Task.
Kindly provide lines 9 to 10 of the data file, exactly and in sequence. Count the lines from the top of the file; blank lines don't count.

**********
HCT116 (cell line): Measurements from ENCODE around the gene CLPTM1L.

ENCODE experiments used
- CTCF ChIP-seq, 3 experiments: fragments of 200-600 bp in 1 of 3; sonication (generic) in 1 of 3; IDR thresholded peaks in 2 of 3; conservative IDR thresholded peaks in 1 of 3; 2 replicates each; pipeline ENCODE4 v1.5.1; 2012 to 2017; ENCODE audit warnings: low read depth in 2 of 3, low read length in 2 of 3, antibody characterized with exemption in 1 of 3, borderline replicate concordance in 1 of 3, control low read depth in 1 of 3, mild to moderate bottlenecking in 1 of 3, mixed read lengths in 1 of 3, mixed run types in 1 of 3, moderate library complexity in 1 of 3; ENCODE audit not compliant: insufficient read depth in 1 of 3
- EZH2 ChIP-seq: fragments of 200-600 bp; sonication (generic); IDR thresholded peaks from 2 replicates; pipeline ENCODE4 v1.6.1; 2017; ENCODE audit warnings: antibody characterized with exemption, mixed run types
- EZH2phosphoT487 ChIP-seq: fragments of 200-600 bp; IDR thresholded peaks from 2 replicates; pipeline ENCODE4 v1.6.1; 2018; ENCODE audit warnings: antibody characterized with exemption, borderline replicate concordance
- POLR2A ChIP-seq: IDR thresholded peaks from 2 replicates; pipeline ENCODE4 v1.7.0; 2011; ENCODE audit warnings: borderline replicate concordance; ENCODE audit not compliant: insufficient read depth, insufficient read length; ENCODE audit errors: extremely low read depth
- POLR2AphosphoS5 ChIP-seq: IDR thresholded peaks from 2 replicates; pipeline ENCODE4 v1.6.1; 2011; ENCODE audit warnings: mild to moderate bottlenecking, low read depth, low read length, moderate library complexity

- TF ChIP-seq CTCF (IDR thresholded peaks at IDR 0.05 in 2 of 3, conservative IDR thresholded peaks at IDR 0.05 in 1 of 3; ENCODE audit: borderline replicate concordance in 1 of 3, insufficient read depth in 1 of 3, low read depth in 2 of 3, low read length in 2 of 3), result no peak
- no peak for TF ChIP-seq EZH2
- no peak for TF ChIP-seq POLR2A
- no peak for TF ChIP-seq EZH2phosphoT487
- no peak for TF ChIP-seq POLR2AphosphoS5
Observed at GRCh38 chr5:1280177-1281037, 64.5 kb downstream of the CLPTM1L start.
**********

- no peak for TF ChIP-seq EZH2
- no peak for TF ChIP-seq POLR2A